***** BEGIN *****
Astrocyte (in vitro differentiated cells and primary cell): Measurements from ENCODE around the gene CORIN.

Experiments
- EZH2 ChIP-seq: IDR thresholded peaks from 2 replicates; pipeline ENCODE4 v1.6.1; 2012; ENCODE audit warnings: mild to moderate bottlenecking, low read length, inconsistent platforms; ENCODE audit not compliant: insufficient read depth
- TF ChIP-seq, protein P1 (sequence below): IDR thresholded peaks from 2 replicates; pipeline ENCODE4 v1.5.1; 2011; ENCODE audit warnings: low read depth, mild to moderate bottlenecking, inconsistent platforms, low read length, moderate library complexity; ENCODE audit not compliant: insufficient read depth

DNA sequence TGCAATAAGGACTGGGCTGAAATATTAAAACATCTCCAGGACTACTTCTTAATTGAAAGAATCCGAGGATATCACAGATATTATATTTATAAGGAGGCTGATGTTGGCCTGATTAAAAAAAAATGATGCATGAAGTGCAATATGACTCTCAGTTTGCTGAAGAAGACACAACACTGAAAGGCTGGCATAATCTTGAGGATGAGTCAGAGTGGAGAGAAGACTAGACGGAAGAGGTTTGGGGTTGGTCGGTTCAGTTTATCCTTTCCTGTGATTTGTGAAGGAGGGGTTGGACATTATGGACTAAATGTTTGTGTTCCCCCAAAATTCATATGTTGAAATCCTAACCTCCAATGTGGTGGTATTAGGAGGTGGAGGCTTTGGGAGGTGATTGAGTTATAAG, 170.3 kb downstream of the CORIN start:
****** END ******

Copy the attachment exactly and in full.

Astrocyte (in vitro differentiated cells and primary cell): Measurements from ENCODE around the gene CORIN.

Experiments
- EZH2 ChIP-seq: IDR thresholded peaks from 2 replicates; pipeline ENCODE4 v1.6.1; 2012; ENCODE audit warnings: mild to moderate bottlenecking, low read length, inconsistent platforms; ENCODE audit not compliant: insufficient read depth
- TF ChIP-seq, protein P1 (sequence below): IDR thresholded peaks from 2 replicates; pipeline ENCODE4 v1.5.1; 2011; ENCODE audit warnings: low read depth, mild to moderate bottlenecking, inconsistent platforms, low read length, moderate library complexity; ENCODE audit not compliant: insufficient read depth

DNA sequence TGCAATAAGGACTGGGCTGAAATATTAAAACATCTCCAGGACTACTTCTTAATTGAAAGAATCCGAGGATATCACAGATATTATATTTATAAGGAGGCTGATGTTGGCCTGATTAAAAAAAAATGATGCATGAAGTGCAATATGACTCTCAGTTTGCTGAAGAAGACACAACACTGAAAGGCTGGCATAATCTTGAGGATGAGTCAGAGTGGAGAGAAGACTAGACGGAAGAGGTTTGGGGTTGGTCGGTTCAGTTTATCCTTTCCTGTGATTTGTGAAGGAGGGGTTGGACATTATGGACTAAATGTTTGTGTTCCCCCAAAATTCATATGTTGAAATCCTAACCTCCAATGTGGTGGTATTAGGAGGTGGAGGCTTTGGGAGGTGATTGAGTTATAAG, 170.3 kb downstream of the CORIN start: